As we continue to look through the issues around wealth for Christians at All Nations, one theme has come up in both of the last two sermons. We tend to think that money and possessions are worth far more than God says they are worth.
How do you measure success? Well, for most in the West (and the East is possibly worse in this respect rather than better), it is in earthly terms. You are successful if you have a nice house in a nice suburb, if you drive a nice car, if you can afford luxuries like technological gadgets and overseas holidays. If your lifestyle is like that you have it made, and you have something to be proud of that others will envy.
But wait – not quite so fast.
In the sermon last week we looked at Luke 16:1-13, which is well worth the time you could spend on it. (The parable might be the topic of another blog post at another time). But for our purposes now, we will look just at three verses to make sure we get the logic straight; they are Luke 16:10-12:
10 “One who is faithful in a very little is also faithful in much, and one who is dishonest in a very little is also dishonest in much.
11 If then you have not been faithful in the unrighteous wealth, who will entrust to you the true riches?
12 And if you have not been faithful in that which is another’s, who will give you that which is your own?
These three verses have the same structure as one another, and all work from the lesser to the greater. So in v10 the point is that if you are trustworthy in very little you can be trusted with much. Not so controversial really. But in the context of the parable, what does Jesus have in mind when he says “very little”? Well, go to v11. The “very little” is “unrighteous wealth”, which is not wealth obtained through some dodgy means, but everyday wealth, the money you have in the bank. Do you see the contrast here? Jesus contrasts ‘wealth’ with ‘true riches’; they are not the same thing. You might have a great deal of wealth, much success in the eyes of the world, and yet only have “very little”. What is worth far more is true riches, such as you get through Jesus: eternal life, joy, peace with God, certain hope, contentment. That is worth so much more than money and possessions.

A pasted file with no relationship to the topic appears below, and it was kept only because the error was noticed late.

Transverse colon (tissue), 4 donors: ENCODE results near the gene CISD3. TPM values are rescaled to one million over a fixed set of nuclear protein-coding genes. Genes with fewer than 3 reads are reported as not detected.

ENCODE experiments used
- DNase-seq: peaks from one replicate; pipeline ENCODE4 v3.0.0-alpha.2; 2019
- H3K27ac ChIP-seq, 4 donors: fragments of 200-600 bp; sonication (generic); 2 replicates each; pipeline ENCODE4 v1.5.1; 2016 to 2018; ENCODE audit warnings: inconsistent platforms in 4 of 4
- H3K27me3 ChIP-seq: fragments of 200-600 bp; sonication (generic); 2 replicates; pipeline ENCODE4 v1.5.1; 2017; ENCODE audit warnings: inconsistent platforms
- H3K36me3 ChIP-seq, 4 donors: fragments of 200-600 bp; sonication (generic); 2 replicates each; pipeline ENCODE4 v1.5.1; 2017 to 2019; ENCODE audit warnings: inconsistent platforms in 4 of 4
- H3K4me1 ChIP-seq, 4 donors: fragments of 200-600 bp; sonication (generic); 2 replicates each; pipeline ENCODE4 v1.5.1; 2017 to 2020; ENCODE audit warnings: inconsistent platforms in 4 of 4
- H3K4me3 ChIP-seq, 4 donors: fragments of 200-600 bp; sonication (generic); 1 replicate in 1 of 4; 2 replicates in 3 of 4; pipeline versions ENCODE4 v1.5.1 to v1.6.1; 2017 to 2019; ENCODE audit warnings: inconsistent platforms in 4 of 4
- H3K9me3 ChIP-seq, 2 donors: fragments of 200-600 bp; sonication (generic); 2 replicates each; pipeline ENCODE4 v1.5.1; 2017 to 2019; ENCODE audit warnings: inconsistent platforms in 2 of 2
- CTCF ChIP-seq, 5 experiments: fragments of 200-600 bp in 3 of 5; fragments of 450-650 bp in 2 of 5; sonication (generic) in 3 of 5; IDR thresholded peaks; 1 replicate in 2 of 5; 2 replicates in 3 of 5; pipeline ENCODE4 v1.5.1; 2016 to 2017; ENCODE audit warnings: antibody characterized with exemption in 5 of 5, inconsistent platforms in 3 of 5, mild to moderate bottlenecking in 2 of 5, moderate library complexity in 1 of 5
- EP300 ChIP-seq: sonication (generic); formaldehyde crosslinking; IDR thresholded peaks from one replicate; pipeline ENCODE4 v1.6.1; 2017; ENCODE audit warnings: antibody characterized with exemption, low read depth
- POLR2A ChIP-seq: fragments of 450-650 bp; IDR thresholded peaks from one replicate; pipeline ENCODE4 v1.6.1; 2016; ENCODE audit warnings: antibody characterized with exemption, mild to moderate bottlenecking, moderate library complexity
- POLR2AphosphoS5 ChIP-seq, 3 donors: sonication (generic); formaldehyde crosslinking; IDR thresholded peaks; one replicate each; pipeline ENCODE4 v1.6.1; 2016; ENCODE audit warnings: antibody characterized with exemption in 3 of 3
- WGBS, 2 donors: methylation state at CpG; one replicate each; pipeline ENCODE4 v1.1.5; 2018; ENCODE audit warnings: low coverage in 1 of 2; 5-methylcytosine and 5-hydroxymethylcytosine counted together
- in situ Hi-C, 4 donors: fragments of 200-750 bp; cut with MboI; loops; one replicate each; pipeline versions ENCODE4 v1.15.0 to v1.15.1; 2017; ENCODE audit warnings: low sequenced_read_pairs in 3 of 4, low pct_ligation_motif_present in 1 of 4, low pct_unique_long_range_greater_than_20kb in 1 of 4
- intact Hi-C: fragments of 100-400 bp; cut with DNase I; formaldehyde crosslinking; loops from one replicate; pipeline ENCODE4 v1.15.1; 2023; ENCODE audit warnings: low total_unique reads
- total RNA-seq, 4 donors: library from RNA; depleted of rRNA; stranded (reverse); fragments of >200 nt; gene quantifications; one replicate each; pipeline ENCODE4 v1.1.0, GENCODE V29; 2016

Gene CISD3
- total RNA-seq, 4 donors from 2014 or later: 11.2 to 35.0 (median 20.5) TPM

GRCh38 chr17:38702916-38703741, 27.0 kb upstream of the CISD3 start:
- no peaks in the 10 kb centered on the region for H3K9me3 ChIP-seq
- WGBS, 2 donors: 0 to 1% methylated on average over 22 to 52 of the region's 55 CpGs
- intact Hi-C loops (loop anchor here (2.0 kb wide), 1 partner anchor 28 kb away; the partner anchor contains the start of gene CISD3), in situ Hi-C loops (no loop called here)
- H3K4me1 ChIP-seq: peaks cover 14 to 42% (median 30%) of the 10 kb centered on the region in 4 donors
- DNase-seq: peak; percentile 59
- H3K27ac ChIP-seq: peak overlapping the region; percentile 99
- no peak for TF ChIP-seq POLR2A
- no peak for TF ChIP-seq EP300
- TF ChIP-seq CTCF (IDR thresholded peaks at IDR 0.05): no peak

And v12 goes further; this wealth is not even yours! We have seen that over and over again in our sermon series. All we have is not our own, it belongs to God. We cannot take it with us after we die. In eternal terms, it is not worth much at all, however much we have.
When we overvalue earthly riches, we are acting like a toddler. If you offer a toddler a biscuit now, or 5 biscuits tomorrow, they take the biscuit now. Every time. (Try it if you like!) But an older, more mature child will likely wait for the bigger payday tomorrow. Part of Christian maturity is starting to get more eternal perspective, just like physical maturity means you understand things more clearly. Wealth is worth far less than eternal true riches.
Don’t be a toddler. Money is not worth as much as you think it is.